"Black rot" is caused by the pathogenic bacterium Xanthomonas campestris pathovar campestris (or Xcc). Under favorable conditions (high humidity and temperature), Xcc infects vegetable crops by spreading through the plants' vascular tissues, turning the veins in their leaves yellow and black, and causing V-shaped lesions along the margins of the leaves. All vegetables in the crucifer family, including broccoli, Brussels sprouts, cabbage, cauliflower, kale, mustard, radish, rutabaga, and turnip, are potential hosts for Xcc. The model plant Arabidopsis thaliana is also susceptible to Xcc infection. Surprisingly, however, some wild cruciferous weed species do not manifest the characteristic symptoms of "black rot" disease when infected.
To date, there is no effective treatment for Xcc infection, so in hopes of developing a treatment, scientists at four Chinese institutions (the Institute of Microbiology at the Chinese Academy of Sciences, the Chinese National Human Genome Center at Shanghai, Guangxi University, and the Chinese National Human Genome Center at Beijing) have focused their efforts on characterizing the genes responsible for Xcc pathogenicity. In their study published today, the investigators describe the identification of 75 different genes responsible for Xcc virulence. These genes appear to belong to 13 different functional categories or related metabolic pathways. The researchers hope that the molecular characterization of these pathogenicity-related genes will lead to the development of a treatment for "black rot" disease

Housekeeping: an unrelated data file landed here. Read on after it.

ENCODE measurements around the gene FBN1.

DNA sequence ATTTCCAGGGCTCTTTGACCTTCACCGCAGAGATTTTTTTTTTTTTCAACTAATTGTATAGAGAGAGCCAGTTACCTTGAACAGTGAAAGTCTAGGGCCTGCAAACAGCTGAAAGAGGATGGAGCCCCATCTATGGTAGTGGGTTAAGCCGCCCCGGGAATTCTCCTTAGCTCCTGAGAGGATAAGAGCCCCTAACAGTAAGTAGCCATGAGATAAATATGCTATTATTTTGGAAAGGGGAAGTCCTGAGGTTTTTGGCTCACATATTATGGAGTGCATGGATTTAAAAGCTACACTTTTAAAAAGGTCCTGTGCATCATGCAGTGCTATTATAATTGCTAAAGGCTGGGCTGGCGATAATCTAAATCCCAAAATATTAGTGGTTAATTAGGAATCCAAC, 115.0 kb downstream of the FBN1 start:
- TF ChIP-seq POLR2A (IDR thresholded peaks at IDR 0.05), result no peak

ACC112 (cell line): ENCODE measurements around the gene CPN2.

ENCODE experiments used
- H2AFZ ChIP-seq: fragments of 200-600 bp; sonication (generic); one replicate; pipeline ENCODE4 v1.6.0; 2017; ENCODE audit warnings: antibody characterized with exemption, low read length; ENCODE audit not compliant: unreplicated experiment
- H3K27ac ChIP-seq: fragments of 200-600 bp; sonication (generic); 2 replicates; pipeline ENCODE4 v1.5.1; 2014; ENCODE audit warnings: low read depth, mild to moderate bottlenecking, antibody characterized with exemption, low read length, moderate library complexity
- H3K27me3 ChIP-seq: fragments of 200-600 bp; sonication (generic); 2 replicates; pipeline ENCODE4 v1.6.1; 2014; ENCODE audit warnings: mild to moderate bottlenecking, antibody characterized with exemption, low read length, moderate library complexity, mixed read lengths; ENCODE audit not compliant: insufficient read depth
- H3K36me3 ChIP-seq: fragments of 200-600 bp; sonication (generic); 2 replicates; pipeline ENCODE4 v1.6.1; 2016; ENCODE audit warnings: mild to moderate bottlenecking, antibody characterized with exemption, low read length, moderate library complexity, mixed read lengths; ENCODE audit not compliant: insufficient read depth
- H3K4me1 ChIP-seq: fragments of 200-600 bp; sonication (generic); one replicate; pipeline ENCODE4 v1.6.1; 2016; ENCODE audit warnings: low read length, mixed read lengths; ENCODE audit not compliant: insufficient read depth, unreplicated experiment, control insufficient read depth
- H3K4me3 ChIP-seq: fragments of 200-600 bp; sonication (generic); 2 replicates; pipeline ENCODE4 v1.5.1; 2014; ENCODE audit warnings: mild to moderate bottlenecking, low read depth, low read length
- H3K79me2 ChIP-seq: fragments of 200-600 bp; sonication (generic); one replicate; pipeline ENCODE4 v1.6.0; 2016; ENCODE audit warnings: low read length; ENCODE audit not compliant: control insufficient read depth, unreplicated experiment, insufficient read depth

Source:Cold Spring Harbor Laboratory